Epiphytic bryophytes and lichens are an important component of the endangered forest biota in temperate forests, their diversity and composition patterns being regulated by tree, stand and landscape scale factors. The aim of this study is to improve ecological understanding of such factors in managed coniferous–deciduous mixed forests of Hungary in the context of forest management. In particular, this study investigate the effect of tree species composition, stand structure (tree size distribution, shrub layer and dead wood), microclimate (light, temperature and air humidity), landscape and historical factors on the stand level and tree level composition of epiphytic bryophytes and lichens. The relationships were explored by multivariate methods (Redundancy Analysis, canonical correspondence analysis and variation partitioning) and indicator species analysis. Tree species is among the most important driver of species composition in both organism groups. For bryophytes, the continuity of forest microclimate and the presence of shrub layer are also important, while lichen assemblages are influenced by light availability. Landscape and historical variables were less influential than stand scale factors. On the basis of our results, the main strategy of management focusing on epiphyte diversity conservation should include: (1) the maintenance of tree species diversity in mixed stands; (2) increasing the proportion of deciduous trees (mainly oaks and hornbeam); (3) the maintenance of large trees within the stands; (4) the presence of shrub and regeneration layer; (5) the creation of heterogeneous light conditions.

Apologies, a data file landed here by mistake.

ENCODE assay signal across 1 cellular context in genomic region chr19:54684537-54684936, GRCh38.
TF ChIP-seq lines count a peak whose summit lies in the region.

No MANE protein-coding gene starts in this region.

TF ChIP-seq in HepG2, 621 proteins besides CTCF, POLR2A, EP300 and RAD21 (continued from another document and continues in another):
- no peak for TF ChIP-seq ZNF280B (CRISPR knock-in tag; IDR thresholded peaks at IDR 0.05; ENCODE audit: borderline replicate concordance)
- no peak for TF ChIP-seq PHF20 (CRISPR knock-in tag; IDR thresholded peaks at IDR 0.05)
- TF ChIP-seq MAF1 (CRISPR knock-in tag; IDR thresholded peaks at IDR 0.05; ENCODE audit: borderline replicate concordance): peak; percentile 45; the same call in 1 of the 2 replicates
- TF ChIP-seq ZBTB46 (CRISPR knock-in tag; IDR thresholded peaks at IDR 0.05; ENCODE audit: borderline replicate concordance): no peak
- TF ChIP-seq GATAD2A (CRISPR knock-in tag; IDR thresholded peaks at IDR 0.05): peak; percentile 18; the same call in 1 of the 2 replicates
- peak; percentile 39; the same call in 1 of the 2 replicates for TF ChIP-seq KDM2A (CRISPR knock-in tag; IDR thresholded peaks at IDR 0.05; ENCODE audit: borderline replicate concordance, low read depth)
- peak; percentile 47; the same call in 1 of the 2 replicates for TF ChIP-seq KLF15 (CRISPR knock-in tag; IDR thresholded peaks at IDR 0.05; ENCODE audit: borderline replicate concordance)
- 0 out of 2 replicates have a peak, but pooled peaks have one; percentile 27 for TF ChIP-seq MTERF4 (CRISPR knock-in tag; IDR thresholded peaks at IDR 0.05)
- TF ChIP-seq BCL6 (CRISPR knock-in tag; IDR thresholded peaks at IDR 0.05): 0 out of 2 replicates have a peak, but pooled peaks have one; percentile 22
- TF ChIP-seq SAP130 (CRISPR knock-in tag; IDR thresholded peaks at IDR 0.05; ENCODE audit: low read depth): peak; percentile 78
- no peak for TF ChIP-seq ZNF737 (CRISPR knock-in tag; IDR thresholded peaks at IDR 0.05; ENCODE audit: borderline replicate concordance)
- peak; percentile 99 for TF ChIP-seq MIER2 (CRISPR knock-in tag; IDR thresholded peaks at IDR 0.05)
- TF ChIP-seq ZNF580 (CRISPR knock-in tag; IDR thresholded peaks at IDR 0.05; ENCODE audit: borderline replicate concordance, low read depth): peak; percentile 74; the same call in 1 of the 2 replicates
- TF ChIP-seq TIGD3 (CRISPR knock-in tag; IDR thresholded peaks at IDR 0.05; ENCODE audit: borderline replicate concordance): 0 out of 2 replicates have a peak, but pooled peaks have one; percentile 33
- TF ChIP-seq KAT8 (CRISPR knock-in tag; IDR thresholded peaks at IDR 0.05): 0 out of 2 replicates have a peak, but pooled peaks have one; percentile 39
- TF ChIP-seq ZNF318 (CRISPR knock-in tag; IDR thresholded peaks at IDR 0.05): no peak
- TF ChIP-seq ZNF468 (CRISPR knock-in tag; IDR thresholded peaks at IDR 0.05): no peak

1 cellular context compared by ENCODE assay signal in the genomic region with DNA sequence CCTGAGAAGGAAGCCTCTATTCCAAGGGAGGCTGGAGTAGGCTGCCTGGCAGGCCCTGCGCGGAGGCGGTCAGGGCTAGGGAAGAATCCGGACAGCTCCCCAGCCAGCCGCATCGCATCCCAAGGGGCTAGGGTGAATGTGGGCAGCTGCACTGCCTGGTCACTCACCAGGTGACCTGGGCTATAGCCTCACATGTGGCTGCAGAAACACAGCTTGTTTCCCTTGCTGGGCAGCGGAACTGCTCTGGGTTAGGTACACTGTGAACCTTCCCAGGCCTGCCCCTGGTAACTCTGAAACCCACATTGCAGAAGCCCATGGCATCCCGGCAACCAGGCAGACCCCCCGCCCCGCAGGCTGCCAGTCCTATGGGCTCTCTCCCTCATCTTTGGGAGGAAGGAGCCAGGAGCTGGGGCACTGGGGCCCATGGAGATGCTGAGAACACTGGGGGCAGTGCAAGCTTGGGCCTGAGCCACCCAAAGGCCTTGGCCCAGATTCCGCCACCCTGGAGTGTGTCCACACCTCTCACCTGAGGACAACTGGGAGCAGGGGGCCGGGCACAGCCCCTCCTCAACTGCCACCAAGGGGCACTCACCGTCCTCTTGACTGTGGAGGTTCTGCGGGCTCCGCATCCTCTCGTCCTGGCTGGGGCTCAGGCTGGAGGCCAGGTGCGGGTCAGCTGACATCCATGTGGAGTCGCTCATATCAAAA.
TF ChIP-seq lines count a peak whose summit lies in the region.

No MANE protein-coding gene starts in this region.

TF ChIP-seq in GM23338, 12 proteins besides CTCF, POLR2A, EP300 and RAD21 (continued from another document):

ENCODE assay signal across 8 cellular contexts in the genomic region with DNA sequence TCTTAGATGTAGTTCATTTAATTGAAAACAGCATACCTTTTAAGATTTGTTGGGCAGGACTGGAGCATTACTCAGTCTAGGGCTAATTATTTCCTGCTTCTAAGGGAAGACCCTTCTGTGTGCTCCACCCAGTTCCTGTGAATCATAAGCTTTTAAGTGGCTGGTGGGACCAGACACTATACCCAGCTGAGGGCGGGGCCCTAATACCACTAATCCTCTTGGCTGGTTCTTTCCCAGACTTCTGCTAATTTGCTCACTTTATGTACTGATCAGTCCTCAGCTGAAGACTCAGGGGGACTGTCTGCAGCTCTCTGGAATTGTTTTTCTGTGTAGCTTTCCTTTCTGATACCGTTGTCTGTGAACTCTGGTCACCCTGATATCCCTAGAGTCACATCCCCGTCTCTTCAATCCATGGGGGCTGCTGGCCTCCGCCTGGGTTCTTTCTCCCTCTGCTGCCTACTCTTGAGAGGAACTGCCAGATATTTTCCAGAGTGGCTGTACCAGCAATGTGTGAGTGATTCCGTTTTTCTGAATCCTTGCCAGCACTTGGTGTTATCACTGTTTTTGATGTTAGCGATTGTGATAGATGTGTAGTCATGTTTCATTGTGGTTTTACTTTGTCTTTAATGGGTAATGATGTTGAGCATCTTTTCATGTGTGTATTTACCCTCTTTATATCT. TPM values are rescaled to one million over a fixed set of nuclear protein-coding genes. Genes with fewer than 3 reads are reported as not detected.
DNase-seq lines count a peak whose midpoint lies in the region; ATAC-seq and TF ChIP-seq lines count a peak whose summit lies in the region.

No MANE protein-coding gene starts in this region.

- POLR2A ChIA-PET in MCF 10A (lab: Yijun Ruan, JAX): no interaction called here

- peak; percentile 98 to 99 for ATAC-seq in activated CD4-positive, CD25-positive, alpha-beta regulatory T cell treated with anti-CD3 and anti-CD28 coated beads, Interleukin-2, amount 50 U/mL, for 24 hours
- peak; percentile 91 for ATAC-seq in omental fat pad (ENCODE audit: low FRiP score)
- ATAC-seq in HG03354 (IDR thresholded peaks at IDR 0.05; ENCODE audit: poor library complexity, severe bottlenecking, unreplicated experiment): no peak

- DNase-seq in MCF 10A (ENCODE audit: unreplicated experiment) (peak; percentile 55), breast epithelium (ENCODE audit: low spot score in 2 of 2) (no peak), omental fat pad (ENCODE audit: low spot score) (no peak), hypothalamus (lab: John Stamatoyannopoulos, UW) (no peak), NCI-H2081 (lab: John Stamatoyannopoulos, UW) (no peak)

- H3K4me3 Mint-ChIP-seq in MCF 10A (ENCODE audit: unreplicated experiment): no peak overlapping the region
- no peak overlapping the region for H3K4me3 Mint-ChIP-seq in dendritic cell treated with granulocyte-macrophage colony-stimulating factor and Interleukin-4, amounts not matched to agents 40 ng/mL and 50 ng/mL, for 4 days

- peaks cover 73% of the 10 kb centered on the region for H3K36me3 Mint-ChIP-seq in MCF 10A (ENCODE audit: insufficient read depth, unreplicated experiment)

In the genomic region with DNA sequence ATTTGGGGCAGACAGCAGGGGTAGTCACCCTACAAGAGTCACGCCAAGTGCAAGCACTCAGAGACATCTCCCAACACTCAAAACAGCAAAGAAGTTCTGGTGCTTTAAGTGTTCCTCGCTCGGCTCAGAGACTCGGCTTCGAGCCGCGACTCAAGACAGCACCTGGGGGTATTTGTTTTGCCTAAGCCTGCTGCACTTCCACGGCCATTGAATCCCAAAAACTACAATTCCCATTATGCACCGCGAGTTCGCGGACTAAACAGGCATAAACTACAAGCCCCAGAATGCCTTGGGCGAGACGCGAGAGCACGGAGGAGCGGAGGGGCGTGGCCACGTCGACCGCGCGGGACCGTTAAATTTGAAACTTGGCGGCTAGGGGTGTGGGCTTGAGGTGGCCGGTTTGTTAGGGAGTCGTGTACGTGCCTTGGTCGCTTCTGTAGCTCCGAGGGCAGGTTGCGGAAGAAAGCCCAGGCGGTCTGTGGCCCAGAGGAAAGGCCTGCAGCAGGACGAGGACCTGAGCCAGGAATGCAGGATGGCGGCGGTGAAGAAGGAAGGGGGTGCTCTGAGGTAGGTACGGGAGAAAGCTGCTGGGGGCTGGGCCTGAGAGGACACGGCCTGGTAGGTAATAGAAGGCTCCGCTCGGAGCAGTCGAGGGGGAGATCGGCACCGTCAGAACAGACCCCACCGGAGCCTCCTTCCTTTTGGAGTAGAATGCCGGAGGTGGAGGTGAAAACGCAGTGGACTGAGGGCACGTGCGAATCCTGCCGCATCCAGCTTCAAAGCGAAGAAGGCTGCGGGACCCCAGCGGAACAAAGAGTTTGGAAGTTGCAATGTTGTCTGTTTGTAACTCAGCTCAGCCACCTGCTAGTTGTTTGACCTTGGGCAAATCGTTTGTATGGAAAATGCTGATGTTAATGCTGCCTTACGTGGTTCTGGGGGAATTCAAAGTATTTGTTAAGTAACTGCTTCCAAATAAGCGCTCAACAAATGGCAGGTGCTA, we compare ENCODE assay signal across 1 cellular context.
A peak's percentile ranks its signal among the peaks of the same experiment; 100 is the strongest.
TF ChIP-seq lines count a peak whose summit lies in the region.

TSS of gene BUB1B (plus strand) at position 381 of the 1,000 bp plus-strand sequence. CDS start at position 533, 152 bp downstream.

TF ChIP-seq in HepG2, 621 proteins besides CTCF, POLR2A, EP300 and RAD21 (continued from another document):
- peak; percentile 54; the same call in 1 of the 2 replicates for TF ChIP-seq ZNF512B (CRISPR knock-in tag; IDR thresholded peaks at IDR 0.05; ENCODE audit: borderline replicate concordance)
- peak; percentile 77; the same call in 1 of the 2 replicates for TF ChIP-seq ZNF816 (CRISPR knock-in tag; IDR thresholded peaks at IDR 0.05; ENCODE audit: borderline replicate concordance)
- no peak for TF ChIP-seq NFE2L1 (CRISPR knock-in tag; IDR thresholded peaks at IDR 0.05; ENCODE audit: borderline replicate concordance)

Albert Á-J, Kelemen A, Valkó O et al: Secondary succession in... (2014)
Albert Á-J, Kelemen A, Valkó O, Miglécz T, Csecserits A, Rédei T, Deák B, Tóthmérész B, Török P
Secondary succession in sandy old-fields: a promising example of spontaneous grassland recovery
APPLIED VEGETATION SCIENCE 17:(2) pp. 214-224. (2014)
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